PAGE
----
Culture is future »


Contribution : "Open Shazam!" by David Lacombled

Success story. How Shazam is moving from a music identification application to a global business, present in a both cultural and advertising ecosystem.

Shazam is one of the few applications to have the privilege to give birth to a verb. “To shazam” is the action of handing your smartphone towards a music source (from a radio, in a bar, in a party, in a nightclub, at the neighbors’…) starting up the app so that it can give, after a few bars, the title and the name of the singer of the piece of music that is playing; what proves that this application is useful. Annoying his friends by humming clumsily a chorus in order to try to identify a song is now over.

However, in 2001, things started badly in the Silicon Valley for the founders Chris Barton, Avery Wang, Philip Inghelbrecht and Dhiraj Mukherjee. When, passionate and certain to have a golden idea, they presented their concept with their PowerPoint, they faced a general refusal from the investors. But in their defense, let’s admit that this period was not that favorable at that time. Because of the bursting of the internet bubble, financiers were more interested in save their interests in troubled start-ups than in committing to new adventures.

Moreover, their faith in the development of mobile applications met skepticism: the mobile phone – which was not a smartphone yet – market in the United-States was still at its infancy, and late compared to that the European one. London, where the founders found the support of investors, was chosen to be the launching site for the application.

Thus the music door-opener could be set up. With two key elements: on the one hand, reactivity: the answer given to the user needs to be immediate, with a logic of impulsiveness. And, on the other hand, independence, because the “digital print” or the “digital signature” that allows the identification of the pieces of music should be able to be isolated without needing to resort to licenses or rights that would have hindered the development of the application, or would have made it unviable.

Today, ten years later, it is more than 420 million people who use the application on more than 200 territories, and every month, Shazam conquers 15 millions of new users, raising the application in the top 10 of most downloaded apps. The application has therefore proven its “social value” as this is the users themselves that speak about it, boosting its development by hearsay.

In this way, Shazam’s process is typical of that of the technological businesses that start by establishing the reputation of their brand, in order to find afterwards an economical model on which it can lean on.

And actually, the company did try different models. After having tried a “freemium” formula consisting in making the consumer pay when using it more than five times a month, the company definitely chose to make it free for the consumer.

If it remains a music identification application for the consumer, Shazam managed to become a launching media for music professionals. Shazam has become an indicator of what Anglo-Saxons call the “stickiness” of a piece of music. Thanks to its collected data, the app can allow to predict which artists are likely to have success and to foresee future hits.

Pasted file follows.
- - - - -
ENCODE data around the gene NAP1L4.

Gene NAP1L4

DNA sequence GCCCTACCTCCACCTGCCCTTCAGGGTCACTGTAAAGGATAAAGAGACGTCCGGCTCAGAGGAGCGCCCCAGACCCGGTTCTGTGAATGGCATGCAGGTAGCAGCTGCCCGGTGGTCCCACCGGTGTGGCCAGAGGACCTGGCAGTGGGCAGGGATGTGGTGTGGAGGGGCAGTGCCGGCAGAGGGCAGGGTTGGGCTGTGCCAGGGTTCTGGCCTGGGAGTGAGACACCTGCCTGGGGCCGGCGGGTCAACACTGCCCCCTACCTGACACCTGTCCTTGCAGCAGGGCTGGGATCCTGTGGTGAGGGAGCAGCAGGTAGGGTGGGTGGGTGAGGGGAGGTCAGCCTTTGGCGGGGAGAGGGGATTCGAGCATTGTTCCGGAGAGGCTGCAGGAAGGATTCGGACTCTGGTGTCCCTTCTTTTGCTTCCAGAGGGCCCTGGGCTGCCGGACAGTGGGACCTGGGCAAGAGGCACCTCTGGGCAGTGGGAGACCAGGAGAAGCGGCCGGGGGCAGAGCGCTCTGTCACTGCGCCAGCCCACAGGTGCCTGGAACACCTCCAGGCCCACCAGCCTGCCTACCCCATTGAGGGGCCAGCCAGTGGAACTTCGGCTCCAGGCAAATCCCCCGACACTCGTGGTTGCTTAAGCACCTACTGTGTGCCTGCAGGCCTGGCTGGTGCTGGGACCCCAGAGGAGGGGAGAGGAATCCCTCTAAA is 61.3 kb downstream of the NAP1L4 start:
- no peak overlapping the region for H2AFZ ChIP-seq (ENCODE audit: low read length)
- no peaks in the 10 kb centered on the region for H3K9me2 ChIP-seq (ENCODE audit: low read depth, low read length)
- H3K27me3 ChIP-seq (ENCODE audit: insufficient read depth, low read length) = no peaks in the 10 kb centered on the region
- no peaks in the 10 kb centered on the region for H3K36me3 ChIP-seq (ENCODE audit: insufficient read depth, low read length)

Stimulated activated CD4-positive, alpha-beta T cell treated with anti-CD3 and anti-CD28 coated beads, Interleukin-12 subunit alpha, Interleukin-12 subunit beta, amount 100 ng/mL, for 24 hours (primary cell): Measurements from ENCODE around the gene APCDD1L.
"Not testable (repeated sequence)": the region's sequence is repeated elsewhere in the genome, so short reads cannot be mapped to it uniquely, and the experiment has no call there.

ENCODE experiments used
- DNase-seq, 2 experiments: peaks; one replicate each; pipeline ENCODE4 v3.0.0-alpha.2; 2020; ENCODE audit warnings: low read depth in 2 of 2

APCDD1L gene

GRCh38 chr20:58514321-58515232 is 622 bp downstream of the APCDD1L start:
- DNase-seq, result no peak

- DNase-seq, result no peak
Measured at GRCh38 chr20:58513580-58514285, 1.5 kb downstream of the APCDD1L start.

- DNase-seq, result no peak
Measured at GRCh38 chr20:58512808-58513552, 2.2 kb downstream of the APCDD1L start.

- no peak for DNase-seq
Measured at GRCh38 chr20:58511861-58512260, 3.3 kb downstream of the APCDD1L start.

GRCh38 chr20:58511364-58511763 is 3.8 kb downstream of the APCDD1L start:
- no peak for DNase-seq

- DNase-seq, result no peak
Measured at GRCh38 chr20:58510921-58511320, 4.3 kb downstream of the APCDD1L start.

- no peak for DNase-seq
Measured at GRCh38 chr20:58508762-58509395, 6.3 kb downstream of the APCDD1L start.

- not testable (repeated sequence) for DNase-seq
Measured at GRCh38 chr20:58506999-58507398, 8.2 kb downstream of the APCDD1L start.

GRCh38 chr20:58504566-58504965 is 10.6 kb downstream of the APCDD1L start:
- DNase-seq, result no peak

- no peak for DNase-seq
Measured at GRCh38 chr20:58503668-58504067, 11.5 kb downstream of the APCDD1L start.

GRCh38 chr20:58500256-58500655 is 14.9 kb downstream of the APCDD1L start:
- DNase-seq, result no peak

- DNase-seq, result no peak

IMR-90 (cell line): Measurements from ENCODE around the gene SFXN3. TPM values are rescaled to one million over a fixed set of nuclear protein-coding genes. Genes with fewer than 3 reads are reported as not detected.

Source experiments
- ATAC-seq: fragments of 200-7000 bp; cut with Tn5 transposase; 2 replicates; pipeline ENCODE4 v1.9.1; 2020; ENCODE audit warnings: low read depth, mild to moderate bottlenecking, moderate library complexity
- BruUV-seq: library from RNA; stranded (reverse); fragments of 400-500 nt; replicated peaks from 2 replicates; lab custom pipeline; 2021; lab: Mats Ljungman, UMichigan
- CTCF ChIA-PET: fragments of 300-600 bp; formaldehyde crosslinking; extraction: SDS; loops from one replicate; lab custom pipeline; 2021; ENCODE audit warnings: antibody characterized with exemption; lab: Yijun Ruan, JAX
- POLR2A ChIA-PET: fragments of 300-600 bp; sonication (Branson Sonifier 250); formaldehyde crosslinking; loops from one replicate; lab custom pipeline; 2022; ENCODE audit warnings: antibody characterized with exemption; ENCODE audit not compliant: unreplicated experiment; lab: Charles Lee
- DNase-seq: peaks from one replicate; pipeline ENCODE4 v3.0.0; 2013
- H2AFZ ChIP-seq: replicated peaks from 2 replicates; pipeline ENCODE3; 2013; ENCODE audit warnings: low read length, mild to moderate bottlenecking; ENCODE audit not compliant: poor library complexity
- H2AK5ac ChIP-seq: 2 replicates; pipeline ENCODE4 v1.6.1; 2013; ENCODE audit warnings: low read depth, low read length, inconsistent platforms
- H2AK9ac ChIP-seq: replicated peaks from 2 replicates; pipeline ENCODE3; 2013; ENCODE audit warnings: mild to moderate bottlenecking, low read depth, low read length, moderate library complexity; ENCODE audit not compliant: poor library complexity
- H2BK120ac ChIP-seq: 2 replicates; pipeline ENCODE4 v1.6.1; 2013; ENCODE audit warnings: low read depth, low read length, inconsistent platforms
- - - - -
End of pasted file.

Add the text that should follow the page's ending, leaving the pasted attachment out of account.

Shazam become one of the door-openers of success, not only by allowing every user to share every discovered title with his friends via the social media or email, but also by allowing him to buy it through the legal downloading services.

At first, partnerships with music industry were complicated to make as the music producers feared digital cannibalization of their revenues (it was the time when Napster and the peer-to-peer were in full swing)… But today it is a success: Shazam generates almost $300 million by selling digital music, mainly through iTunes, the Apple service, which transfers them a commission.

But while carving out its own path in the disc industry, Shazam opens up to another flourishing market today: that of the “second TV screen”. Thanks to its “music digital print”, Shazam can become a kind of “audio flashcode” enabling interactivity with TV programs. Thus, in the United-States, Shazam was used by advertisers – particularly during the Superbowl – to offer to viewers who “shazam” a TV ad when the logo appears on the screen to have access to more contents. In France, the model was just launched with the clothes store La Halle via a cover of the singer Jenifer in TF1’s leading program “The Voice”.

It is a safe bet that the door-opener Shazam, while remaining a vector of development of new music artists, will open up to new markets. No doubt that Shazam, which took over the magic word[1] used by the weakling Billy Batson in comics to turn into Captain Marvel, will open to new markets.

Davis Lacombled

About David Lacombled 

A journalist by training, David Lacombled is a Managing Director for the content strategy at Orange. He is also president of the think-tank, The Villa Numeris and author of the book Digital Citizen (Plon).

His website :

On Twitter : @david_lacombled

[1] Remember that in the comics, the formula « shazam » allows the young Billy Batson – of which it is the acronym – Salomon’s wisdom, Hercules’ strength, Atlas’ endurance, Zeus’ power, Achille’s courage and Mercure’s speed.